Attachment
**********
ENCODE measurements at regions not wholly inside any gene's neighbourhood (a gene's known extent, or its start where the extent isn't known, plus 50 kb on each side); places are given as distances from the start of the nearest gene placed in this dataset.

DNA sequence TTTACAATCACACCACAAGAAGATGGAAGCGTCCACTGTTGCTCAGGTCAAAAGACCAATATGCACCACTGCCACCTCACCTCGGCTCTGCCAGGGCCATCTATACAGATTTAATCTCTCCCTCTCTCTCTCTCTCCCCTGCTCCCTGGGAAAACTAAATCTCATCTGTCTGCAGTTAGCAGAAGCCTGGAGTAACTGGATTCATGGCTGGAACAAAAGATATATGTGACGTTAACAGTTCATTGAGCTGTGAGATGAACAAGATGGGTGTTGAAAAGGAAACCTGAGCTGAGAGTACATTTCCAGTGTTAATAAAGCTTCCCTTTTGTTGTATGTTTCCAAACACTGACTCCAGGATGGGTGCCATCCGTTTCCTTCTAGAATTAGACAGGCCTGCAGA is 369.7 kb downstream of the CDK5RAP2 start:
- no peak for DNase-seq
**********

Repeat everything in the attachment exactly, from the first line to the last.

ENCODE measurements at regions not wholly inside any gene's neighbourhood (a gene's known extent, or its start where the extent isn't known, plus 50 kb on each side); places are given as distances from the start of the nearest gene placed in this dataset.

DNA sequence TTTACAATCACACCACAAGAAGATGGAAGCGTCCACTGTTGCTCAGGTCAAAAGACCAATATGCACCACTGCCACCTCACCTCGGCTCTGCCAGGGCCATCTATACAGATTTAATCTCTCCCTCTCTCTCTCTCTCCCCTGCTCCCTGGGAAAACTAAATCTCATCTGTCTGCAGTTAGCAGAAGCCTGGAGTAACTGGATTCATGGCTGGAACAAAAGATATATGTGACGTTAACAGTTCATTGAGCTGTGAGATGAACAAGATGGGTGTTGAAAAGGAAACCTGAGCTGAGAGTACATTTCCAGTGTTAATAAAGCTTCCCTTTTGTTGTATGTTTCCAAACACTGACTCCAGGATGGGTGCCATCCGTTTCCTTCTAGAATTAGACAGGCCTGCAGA is 369.7 kb downstream of the CDK5RAP2 start:
- no peak for DNase-seq